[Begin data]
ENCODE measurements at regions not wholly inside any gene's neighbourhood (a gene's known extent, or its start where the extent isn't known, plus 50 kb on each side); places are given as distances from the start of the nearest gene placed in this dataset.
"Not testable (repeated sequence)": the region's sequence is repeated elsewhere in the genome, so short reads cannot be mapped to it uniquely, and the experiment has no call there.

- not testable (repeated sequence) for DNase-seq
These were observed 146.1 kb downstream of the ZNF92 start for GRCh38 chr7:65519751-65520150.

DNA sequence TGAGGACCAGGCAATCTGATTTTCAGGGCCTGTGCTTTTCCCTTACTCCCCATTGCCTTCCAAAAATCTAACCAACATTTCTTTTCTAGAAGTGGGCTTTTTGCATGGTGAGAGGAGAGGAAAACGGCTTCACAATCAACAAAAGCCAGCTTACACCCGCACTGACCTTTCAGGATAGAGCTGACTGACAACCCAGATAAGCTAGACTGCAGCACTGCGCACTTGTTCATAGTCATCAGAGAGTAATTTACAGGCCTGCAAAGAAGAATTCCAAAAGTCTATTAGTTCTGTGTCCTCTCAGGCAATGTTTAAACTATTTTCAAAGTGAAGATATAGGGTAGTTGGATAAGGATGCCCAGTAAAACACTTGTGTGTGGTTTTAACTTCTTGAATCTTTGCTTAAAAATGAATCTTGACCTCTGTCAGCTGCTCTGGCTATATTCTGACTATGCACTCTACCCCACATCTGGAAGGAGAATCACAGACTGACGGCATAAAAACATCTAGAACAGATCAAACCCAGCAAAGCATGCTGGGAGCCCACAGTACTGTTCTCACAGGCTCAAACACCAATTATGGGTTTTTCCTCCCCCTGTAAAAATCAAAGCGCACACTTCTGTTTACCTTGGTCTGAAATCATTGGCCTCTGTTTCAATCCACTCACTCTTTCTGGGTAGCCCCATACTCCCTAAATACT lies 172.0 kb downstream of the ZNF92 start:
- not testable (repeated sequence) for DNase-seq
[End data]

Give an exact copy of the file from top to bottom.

ENCODE measurements at regions not wholly inside any gene's neighbourhood (a gene's known extent, or its start where the extent isn't known, plus 50 kb on each side); places are given as distances from the start of the nearest gene placed in this dataset.
"Not testable (repeated sequence)": the region's sequence is repeated elsewhere in the genome, so short reads cannot be mapped to it uniquely, and the experiment has no call there.

- not testable (repeated sequence) for DNase-seq
These were observed 146.1 kb downstream of the ZNF92 start for GRCh38 chr7:65519751-65520150.

DNA sequence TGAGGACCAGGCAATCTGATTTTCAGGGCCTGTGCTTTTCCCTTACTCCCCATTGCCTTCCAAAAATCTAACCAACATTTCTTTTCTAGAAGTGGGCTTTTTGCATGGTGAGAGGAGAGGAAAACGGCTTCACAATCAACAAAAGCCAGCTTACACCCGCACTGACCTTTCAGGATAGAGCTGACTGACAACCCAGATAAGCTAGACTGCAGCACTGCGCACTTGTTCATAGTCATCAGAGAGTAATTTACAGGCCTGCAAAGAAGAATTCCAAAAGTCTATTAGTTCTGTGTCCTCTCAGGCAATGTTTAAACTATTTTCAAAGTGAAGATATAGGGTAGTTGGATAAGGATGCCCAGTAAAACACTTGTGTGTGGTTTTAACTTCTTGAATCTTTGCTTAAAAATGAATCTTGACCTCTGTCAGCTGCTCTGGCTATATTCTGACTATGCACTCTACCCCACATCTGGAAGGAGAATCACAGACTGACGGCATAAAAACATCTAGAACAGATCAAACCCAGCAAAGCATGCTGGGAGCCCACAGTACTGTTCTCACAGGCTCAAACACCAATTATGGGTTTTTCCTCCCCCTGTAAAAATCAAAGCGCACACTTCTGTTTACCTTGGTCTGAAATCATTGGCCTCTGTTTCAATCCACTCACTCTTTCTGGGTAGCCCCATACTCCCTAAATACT lies 172.0 kb downstream of the ZNF92 start:
- not testable (repeated sequence) for DNase-seq